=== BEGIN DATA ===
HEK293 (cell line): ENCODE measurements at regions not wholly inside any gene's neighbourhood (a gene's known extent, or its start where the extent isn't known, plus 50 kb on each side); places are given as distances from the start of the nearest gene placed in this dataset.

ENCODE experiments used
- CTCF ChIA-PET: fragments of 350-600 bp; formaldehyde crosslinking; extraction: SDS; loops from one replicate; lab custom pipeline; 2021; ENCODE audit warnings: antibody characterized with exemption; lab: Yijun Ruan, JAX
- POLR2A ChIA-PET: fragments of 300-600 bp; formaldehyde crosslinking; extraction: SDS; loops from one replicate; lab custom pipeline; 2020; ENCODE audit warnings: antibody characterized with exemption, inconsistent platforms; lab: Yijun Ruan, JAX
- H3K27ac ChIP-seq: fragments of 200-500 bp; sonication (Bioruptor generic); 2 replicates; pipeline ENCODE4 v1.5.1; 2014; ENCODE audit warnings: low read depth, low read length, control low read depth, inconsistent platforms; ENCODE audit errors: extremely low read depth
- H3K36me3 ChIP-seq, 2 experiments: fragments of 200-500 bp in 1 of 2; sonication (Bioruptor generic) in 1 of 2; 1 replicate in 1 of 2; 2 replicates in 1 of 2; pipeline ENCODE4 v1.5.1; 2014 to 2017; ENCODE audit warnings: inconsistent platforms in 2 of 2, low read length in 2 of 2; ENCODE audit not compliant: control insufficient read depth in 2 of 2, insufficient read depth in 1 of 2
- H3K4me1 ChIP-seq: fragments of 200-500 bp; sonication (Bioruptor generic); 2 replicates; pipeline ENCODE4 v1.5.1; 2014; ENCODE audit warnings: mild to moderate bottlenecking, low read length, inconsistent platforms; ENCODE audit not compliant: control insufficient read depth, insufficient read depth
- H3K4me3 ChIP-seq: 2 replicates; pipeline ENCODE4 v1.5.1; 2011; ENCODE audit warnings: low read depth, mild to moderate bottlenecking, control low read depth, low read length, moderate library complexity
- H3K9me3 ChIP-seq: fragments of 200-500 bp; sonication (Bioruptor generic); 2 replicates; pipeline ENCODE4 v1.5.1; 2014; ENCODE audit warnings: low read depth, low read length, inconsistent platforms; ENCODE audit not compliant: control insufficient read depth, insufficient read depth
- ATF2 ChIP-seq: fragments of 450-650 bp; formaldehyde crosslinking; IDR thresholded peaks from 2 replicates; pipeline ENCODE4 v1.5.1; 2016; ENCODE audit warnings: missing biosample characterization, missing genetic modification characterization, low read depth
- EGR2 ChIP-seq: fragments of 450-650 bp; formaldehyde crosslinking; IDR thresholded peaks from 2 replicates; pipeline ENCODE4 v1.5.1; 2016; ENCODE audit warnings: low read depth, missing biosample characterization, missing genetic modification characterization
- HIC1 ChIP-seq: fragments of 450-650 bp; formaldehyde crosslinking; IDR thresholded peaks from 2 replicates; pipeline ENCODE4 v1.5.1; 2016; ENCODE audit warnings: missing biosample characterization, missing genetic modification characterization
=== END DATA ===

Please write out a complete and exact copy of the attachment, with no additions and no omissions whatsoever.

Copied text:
HEK293 (cell line): ENCODE measurements at regions not wholly inside any gene's neighbourhood (a gene's known extent, or its start where the extent isn't known, plus 50 kb on each side); places are given as distances from the start of the nearest gene placed in this dataset.

ENCODE experiments used
- CTCF ChIA-PET: fragments of 350-600 bp; formaldehyde crosslinking; extraction: SDS; loops from one replicate; lab custom pipeline; 2021; ENCODE audit warnings: antibody characterized with exemption; lab: Yijun Ruan, JAX
- POLR2A ChIA-PET: fragments of 300-600 bp; formaldehyde crosslinking; extraction: SDS; loops from one replicate; lab custom pipeline; 2020; ENCODE audit warnings: antibody characterized with exemption, inconsistent platforms; lab: Yijun Ruan, JAX
- H3K27ac ChIP-seq: fragments of 200-500 bp; sonication (Bioruptor generic); 2 replicates; pipeline ENCODE4 v1.5.1; 2014; ENCODE audit warnings: low read depth, low read length, control low read depth, inconsistent platforms; ENCODE audit errors: extremely low read depth
- H3K36me3 ChIP-seq, 2 experiments: fragments of 200-500 bp in 1 of 2; sonication (Bioruptor generic) in 1 of 2; 1 replicate in 1 of 2; 2 replicates in 1 of 2; pipeline ENCODE4 v1.5.1; 2014 to 2017; ENCODE audit warnings: inconsistent platforms in 2 of 2, low read length in 2 of 2; ENCODE audit not compliant: control insufficient read depth in 2 of 2, insufficient read depth in 1 of 2
- H3K4me1 ChIP-seq: fragments of 200-500 bp; sonication (Bioruptor generic); 2 replicates; pipeline ENCODE4 v1.5.1; 2014; ENCODE audit warnings: mild to moderate bottlenecking, low read length, inconsistent platforms; ENCODE audit not compliant: control insufficient read depth, insufficient read depth
- H3K4me3 ChIP-seq: 2 replicates; pipeline ENCODE4 v1.5.1; 2011; ENCODE audit warnings: low read depth, mild to moderate bottlenecking, control low read depth, low read length, moderate library complexity
- H3K9me3 ChIP-seq: fragments of 200-500 bp; sonication (Bioruptor generic); 2 replicates; pipeline ENCODE4 v1.5.1; 2014; ENCODE audit warnings: low read depth, low read length, inconsistent platforms; ENCODE audit not compliant: control insufficient read depth, insufficient read depth
- ATF2 ChIP-seq: fragments of 450-650 bp; formaldehyde crosslinking; IDR thresholded peaks from 2 replicates; pipeline ENCODE4 v1.5.1; 2016; ENCODE audit warnings: missing biosample characterization, missing genetic modification characterization, low read depth
- EGR2 ChIP-seq: fragments of 450-650 bp; formaldehyde crosslinking; IDR thresholded peaks from 2 replicates; pipeline ENCODE4 v1.5.1; 2016; ENCODE audit warnings: low read depth, missing biosample characterization, missing genetic modification characterization
- HIC1 ChIP-seq: fragments of 450-650 bp; formaldehyde crosslinking; IDR thresholded peaks from 2 replicates; pipeline ENCODE4 v1.5.1; 2016; ENCODE audit warnings: missing biosample characterization, missing genetic modification characterization